CBoT Soybean futures soared to multi-year highs this week after export sales data, weather woes that threaten production, and technical buying.
Reuters, citing a U.S. Department of Agriculture report, said soybean export sales “remain robust” as Mexico and China continue to book large purchases.
The USDA, in a daily export sales announcement, said private importers sold 374,000 tonnes of the oilseed to China, 152,404 tonnes to Mexico and 132,000 tonnes to undisclosed destinations. The combined deals made for USDA’s largest daily soybean export sales announcement since Sept. 8, agency data showed.
The daily sales announcement came as the USDA also released export data showing net sales of 2.591 million tonnes last week, the fifth straight week in which sales have topped 2 million tonnes. More than 1.5 million tonnes of last week’s sales were to China. – Reuters
Traders indicated rising U.S. soybean exports are due to dry weather conditions in Brazil, the world’s top soybean exporter, and the number one supplier to China, which has forced a delay in planting. The delay will likely increase demand for U.S. beans in 1Q21 when Brazilian bean shipments usually begin to displace U.S. exports.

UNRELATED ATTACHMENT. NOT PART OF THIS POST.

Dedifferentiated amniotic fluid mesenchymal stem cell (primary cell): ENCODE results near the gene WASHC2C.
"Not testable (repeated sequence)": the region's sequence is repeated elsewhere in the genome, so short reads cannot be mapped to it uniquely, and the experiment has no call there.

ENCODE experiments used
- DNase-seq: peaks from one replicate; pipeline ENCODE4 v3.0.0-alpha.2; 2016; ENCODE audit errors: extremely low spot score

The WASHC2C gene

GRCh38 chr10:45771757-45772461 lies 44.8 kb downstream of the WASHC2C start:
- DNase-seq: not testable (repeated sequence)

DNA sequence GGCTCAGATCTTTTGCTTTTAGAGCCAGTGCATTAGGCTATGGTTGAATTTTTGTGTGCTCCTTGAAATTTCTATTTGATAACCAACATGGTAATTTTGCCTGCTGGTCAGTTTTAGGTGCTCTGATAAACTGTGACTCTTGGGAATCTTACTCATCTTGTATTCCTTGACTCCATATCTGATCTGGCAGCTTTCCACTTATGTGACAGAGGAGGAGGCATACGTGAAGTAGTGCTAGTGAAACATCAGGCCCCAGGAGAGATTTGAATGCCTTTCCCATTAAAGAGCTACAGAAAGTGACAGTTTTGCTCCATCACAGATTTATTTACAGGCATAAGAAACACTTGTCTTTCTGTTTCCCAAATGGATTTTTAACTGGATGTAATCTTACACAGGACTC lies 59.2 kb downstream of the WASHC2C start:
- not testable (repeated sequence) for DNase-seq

But with U.S. exporters only booking 21.5 million tons of soybeans to China for the first nine months of 2020, about 2 million tons less than the same period in 2017, the probability, overall, that Beijing would fulfill its agriculture pledge under the Phase 1 trade deal remained low.
As of August, China imported just $10.71 billion worth of U.S. farm products, which means they must purchase another $25.89 billion worth of U.S. farm goods by the end of 2020 to fulfill the deal.
A summary of China’s monthly purchases (as of August) of U.S. goods covered by the trade deal, derived from Chinese customs (China’s imports) and the U.S. Census Bureau (U.S. exports) data, presented by Peterson Institute for International Economics (PIIE), shows China is severely behind in purchases of not just U.S. farm goods, but also nearly every covered good under the trade agreement.
Rising soybean prices and increasing exports are great, though President Trump’s “greatest ever” trade deal has no enforcement mechanism that works, which makes you wonder if the whole trade deal was just for show ahead of the presidential elections.